Students Saving Salmon help restore local salmon populations

Students from Edmonds-Woodway and Meadowdale high schools are helping restore and enhance local salmon populations. Last Friday and Saturday, students placed fertilized coho and chum salmon eggs in instream incubators called “hatchboxes.”  The hatchboxes with chum salmon eggs were placed in lower Lunds Gulch Creek at Meadowdale Beach Park and those with coho salmon eggs were placed in Edmonds’ upper Shell Creek.

The salmon eggs will hatch in the hatchbox and the baby salmon will grow there until they have consumed their yolk sac and are ready to swim out of the hatchbox and begin life in the stream as salmon fry. This is similar to the natural process that occurs with salmon eggs laid in the gravel and growing to the fry stage before emerging from the gravel. Chum salmon fry will remain in the stream for only a few days before swimming out to saltwater, whereas coho salmon will spend the first year of their life in the stream.

The EWHS Students Saving Salmon club placed the coho salmon eggs in the upper portion of Shell Creek in Yost Park so that the young salmon can grow in stream habitat that is otherwise inaccessible due to an impassable waterfall near 7th Avenue and Glen Street.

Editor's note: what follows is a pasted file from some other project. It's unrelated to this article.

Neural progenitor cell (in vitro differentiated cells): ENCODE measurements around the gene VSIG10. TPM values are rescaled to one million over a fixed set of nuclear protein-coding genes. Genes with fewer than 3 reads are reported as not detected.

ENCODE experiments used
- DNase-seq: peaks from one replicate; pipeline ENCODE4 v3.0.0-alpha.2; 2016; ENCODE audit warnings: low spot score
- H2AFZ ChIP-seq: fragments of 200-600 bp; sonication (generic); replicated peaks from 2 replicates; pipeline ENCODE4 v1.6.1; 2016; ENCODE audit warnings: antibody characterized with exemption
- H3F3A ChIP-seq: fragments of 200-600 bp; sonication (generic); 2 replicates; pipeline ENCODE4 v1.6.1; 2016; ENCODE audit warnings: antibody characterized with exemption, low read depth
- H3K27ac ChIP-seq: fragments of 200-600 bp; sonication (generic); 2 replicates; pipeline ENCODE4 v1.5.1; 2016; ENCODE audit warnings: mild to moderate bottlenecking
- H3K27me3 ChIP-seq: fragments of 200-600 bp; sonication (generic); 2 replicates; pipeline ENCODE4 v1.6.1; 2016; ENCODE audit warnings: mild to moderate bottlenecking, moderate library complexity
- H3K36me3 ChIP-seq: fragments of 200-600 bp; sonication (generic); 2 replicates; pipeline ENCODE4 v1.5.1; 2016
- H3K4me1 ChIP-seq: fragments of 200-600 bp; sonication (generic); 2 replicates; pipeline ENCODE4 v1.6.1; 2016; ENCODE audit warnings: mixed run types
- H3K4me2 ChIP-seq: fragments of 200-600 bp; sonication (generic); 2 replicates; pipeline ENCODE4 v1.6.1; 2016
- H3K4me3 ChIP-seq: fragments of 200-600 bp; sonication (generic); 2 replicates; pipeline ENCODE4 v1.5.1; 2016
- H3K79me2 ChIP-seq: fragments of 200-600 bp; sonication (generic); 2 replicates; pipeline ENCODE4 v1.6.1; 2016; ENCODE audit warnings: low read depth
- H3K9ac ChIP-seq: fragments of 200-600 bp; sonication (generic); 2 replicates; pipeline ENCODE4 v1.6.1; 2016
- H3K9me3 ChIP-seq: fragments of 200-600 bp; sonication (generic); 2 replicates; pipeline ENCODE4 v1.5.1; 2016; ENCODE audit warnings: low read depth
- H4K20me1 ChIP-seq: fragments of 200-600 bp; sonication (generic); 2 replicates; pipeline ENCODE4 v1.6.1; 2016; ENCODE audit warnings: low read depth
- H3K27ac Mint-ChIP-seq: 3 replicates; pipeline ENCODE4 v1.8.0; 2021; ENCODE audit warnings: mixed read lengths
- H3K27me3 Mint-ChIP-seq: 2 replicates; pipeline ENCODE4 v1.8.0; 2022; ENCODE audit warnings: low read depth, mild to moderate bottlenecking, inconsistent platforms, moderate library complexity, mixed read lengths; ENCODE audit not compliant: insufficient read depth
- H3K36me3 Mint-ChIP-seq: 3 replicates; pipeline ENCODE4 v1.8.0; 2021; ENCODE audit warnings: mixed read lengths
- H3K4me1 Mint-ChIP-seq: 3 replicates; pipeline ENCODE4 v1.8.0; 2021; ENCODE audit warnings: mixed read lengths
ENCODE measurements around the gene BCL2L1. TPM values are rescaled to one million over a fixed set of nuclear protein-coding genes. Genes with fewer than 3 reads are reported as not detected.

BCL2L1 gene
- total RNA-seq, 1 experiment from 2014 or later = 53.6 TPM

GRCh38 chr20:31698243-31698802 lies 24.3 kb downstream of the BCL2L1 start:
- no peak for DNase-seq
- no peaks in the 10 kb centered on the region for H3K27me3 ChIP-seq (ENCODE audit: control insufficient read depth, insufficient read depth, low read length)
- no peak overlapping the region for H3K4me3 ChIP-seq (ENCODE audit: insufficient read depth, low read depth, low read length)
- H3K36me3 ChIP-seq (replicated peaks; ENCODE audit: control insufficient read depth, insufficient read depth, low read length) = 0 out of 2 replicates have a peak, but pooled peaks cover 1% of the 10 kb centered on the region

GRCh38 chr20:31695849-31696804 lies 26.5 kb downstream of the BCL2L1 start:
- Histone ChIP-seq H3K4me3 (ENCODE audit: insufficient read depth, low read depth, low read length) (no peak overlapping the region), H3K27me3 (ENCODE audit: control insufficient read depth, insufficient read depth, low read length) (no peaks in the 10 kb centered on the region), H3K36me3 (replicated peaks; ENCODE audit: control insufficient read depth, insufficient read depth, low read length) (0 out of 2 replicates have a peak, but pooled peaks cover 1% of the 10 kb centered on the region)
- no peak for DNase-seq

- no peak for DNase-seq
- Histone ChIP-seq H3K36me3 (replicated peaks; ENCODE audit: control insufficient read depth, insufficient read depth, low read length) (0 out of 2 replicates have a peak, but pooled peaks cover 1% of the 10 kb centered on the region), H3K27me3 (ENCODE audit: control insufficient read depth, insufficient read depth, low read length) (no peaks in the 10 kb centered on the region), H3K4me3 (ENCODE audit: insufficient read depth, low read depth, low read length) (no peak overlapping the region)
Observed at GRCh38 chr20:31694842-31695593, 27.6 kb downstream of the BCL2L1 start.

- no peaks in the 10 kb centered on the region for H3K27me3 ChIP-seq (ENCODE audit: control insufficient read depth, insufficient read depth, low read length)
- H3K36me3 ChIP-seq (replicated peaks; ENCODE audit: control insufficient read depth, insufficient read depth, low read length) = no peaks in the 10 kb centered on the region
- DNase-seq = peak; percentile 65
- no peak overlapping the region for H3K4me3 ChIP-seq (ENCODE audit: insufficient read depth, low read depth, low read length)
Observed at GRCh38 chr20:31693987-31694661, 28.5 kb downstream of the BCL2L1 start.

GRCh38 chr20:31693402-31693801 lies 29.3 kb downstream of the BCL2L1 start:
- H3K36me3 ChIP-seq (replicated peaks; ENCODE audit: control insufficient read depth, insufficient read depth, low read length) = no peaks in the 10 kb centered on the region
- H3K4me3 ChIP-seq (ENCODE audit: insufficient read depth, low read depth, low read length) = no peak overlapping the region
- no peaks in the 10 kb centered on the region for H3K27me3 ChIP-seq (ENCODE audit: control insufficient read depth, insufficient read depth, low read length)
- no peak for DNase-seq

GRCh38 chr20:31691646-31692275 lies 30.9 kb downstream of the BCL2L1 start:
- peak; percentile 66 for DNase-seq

— Story and photos courtesy Joe Scordino

2 Replies to “Students Saving Salmon help restore local salmon populations”

  1. Thank you, Edmonds-Woodway & Meadowdale High School students. EXCELLENT STEWARDSHIP of our watershed! You are leaders and problem solvers willing to take corrective action to Save the Salmon to enhance our wildlife. Edmonds watershed and marsh are vital to the health and bounty of Puget Sound, our Salish Sea. KUDOS!


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